WASHINGTON — Third-party presidential candidates finally will have their own debate: at 8 p.m. Sunday at Columbia University in New York.
The debate, which will be announced Wednesday, will include at least three of the four third-party candidates — independent Ralph Nader, the Green Party's Cynthia McKinney and the Constitution Party's Chuck Baldwin. Libertarian Party nominee Bob Barr said he has a scheduling conflict, but debate organizers say he wanted to appear only with Nader. (Democratic nominee Barack Obama and Republican nominee John McCain are also invited.)
Nader and Barr are on the ballot in 45 states, while the Green Party is on 31 state ballots and the Constitution Party is on the ballot in 37 states. Nader and McKinney also are on the District of Columbia ballot.
Organizers say the debate is an important exercise in democracy, especially because the debates sponsored by the Commission on Presidential Debates (the last of which is Wednesday night) exclude candidates scoring below 15 percent in national polls. Nader, the best known of the candidates, has an average of 2.5 percent in recent national polls, according to realclearpolitics.com, while Barr averages 1.5 percent.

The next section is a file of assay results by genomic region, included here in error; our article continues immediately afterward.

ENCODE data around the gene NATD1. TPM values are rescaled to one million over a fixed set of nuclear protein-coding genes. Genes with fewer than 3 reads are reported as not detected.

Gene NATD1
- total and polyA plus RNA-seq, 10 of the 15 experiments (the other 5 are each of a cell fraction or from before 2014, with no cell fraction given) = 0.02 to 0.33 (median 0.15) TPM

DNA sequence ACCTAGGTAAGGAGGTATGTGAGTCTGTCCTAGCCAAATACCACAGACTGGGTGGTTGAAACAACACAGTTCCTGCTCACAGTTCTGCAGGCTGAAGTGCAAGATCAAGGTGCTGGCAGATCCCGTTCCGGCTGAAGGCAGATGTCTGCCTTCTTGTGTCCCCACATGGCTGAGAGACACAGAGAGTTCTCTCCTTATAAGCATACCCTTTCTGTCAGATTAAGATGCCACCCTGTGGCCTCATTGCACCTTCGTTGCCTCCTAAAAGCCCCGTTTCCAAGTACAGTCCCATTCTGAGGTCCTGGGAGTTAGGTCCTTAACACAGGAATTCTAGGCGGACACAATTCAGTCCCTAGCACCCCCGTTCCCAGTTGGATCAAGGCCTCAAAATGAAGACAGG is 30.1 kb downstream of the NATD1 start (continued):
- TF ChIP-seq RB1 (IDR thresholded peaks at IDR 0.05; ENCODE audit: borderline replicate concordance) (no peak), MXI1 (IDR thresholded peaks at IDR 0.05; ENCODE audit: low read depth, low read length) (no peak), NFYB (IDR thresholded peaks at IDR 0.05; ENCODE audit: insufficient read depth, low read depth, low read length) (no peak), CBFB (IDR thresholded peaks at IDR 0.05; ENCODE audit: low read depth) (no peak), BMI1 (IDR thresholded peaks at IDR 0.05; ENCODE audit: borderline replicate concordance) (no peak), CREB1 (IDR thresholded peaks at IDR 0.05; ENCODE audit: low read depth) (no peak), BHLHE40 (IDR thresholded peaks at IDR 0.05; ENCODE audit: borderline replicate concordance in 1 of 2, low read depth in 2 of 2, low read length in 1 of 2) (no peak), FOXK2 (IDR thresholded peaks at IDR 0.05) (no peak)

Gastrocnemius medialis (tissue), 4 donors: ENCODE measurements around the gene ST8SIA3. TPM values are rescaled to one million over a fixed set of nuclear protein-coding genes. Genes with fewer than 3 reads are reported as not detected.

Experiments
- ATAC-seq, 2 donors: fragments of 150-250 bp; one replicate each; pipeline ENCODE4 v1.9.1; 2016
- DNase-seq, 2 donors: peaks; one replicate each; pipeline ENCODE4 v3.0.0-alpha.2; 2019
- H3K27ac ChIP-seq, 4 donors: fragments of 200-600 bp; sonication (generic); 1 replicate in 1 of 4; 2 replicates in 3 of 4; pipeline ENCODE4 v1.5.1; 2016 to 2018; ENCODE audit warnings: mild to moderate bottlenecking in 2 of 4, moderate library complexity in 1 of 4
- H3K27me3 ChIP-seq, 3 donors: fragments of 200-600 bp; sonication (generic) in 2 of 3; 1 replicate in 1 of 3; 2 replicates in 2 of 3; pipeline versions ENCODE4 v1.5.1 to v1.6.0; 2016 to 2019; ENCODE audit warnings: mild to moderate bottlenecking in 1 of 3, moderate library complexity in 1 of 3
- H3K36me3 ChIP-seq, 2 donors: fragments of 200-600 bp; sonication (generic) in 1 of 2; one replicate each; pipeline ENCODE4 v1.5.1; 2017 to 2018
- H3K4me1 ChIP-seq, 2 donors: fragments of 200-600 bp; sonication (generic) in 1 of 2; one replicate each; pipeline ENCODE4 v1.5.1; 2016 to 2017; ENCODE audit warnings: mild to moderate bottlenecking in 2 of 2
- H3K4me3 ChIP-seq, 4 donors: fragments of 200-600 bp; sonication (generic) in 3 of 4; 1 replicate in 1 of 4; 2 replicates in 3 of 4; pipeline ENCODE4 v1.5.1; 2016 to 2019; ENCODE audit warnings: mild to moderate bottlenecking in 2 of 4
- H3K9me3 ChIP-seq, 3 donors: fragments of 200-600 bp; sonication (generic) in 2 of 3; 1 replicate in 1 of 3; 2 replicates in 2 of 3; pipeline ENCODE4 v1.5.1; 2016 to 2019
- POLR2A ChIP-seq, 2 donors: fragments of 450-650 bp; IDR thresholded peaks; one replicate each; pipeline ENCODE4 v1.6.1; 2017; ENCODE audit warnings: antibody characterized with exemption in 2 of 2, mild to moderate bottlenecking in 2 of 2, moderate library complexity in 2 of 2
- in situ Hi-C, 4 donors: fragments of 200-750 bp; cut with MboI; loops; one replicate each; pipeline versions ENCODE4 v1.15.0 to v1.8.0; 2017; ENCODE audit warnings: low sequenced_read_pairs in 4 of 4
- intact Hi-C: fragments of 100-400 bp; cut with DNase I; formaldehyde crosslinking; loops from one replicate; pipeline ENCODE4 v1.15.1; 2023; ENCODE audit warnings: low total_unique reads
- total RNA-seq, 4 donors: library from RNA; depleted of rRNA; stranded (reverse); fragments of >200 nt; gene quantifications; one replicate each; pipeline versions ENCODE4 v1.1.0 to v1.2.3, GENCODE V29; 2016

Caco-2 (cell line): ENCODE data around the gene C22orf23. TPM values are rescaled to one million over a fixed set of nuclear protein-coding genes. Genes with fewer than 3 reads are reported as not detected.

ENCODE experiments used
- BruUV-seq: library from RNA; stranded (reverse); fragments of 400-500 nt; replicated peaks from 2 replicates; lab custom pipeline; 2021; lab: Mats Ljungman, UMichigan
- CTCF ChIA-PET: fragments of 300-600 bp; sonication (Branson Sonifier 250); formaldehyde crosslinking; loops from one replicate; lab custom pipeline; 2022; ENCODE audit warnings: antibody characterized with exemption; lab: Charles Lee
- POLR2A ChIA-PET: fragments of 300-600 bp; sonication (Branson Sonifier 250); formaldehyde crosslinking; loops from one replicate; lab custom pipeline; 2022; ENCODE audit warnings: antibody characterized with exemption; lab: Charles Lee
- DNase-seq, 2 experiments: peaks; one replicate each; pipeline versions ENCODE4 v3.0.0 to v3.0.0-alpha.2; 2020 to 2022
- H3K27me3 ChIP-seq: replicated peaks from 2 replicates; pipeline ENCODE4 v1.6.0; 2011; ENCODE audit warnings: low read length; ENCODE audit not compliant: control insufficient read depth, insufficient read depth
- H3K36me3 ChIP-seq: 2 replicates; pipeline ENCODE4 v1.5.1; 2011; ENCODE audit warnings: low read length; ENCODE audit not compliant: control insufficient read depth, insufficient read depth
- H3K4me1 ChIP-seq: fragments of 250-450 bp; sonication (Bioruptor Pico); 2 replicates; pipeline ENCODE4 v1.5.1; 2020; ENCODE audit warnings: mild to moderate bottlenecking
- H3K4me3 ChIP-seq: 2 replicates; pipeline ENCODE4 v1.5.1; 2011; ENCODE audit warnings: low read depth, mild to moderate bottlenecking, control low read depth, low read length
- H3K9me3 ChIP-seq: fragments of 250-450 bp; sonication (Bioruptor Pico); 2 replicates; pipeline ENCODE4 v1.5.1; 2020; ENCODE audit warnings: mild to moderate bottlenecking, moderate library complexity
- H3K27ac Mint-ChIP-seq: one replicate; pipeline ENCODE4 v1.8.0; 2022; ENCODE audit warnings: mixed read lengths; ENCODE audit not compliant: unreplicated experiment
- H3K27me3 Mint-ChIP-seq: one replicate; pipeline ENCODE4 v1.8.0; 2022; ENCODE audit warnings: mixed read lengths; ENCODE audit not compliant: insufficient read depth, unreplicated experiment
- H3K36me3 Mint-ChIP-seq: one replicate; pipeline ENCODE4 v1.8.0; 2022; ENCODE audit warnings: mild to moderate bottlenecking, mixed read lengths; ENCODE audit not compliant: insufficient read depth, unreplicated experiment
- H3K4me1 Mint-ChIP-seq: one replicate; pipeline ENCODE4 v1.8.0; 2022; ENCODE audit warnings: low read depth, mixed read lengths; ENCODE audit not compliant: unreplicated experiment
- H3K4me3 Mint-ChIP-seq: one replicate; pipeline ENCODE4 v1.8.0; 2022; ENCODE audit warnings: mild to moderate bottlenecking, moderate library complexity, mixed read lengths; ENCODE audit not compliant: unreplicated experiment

Nader maintains that if he could get into the debates run by the Commission on Presidential Debates, his numbers would immediately climb because "two-thirds of the people don't know we're running."
"It's a Catch-22."
Nader describes the debate commission as "a two-party dictatorial company that doesn't want anybody else on the stage." The commission, created in 1987, is a corporation headed by two former chairs of the Democratic and Republican parties.
But third-party critics of the system recently got some traction: the second of the presidential debates prompted a chorus of criticism of the "boring" format and the lack of follow-up questions.
Nader also will give the issue more visibility at a rally to open the debates Wednesday night at New York's historic Cooper Union Great Hall, where presidential candidates back to Abraham Lincoln have spoken.
The format for Sunday's third-party debate is still being finalized. It will be moderated by Pacifica radio host Amy Goodman. The issues promoted by the candidates strike a different chord from the major party standard-bearers — all four are against the $700 billion economic bailout and all oppose the Iraq war.
In addition, each has his or her own agenda: Nader rails against corporate greed while McKinney promotes environmental causes. The Libertarian Party is a critic of monetary policy and likes to invoke a return to the gold standard. Baldwin of the Constitution Party represents a conservative, small government, anti-abortion party that wants to "restore the government to its biblical foundations."
The third-party debate will be streamed at www.thirdpartyticket.com and will be shown on C-Span.
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